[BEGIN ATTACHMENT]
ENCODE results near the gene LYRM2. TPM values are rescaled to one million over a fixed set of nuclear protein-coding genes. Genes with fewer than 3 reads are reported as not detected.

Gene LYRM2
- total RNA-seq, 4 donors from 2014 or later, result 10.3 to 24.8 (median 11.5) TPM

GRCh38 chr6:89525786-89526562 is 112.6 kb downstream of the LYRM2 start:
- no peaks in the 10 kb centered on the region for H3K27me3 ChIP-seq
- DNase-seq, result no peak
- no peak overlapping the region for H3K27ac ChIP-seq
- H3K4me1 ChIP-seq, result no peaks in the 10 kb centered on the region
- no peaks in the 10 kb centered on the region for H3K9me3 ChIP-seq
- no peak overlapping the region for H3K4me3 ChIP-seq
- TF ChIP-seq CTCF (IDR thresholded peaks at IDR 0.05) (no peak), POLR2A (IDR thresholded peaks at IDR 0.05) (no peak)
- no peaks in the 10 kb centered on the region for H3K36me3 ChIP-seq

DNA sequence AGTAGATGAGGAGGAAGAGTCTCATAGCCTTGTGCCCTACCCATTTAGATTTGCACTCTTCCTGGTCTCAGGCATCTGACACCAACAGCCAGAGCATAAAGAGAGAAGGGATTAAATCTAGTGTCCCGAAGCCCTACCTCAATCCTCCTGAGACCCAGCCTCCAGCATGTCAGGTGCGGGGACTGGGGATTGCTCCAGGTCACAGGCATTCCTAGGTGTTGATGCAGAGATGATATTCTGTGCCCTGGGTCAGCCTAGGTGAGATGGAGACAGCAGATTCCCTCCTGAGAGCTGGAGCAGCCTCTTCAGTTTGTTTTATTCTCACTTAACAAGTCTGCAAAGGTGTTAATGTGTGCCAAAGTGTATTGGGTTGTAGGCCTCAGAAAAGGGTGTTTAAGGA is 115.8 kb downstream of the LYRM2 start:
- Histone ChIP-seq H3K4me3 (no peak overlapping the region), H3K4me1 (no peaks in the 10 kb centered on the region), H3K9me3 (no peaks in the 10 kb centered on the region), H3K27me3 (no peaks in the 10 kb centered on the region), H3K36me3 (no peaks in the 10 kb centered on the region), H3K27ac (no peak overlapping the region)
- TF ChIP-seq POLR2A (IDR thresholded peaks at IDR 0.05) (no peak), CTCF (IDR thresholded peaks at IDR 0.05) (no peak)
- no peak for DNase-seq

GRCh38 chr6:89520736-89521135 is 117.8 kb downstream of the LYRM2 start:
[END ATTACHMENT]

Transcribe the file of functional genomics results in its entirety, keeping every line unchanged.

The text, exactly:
ENCODE results near the gene LYRM2. TPM values are rescaled to one million over a fixed set of nuclear protein-coding genes. Genes with fewer than 3 reads are reported as not detected.

Gene LYRM2
- total RNA-seq, 4 donors from 2014 or later, result 10.3 to 24.8 (median 11.5) TPM

GRCh38 chr6:89525786-89526562 is 112.6 kb downstream of the LYRM2 start:
- no peaks in the 10 kb centered on the region for H3K27me3 ChIP-seq
- DNase-seq, result no peak
- no peak overlapping the region for H3K27ac ChIP-seq
- H3K4me1 ChIP-seq, result no peaks in the 10 kb centered on the region
- no peaks in the 10 kb centered on the region for H3K9me3 ChIP-seq
- no peak overlapping the region for H3K4me3 ChIP-seq
- TF ChIP-seq CTCF (IDR thresholded peaks at IDR 0.05) (no peak), POLR2A (IDR thresholded peaks at IDR 0.05) (no peak)
- no peaks in the 10 kb centered on the region for H3K36me3 ChIP-seq

DNA sequence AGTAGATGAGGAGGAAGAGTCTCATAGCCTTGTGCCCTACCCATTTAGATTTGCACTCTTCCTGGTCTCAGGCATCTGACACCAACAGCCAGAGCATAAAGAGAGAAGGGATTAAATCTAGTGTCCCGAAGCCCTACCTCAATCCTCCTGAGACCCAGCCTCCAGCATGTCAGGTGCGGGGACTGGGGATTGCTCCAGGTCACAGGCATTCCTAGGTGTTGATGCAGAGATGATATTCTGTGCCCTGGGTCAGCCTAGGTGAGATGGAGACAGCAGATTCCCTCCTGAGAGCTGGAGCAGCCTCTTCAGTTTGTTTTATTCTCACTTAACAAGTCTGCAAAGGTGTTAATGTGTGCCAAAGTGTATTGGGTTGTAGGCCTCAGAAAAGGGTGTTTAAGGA is 115.8 kb downstream of the LYRM2 start:
- Histone ChIP-seq H3K4me3 (no peak overlapping the region), H3K4me1 (no peaks in the 10 kb centered on the region), H3K9me3 (no peaks in the 10 kb centered on the region), H3K27me3 (no peaks in the 10 kb centered on the region), H3K36me3 (no peaks in the 10 kb centered on the region), H3K27ac (no peak overlapping the region)
- TF ChIP-seq POLR2A (IDR thresholded peaks at IDR 0.05) (no peak), CTCF (IDR thresholded peaks at IDR 0.05) (no peak)
- no peak for DNase-seq

GRCh38 chr6:89520736-89521135 is 117.8 kb downstream of the LYRM2 start: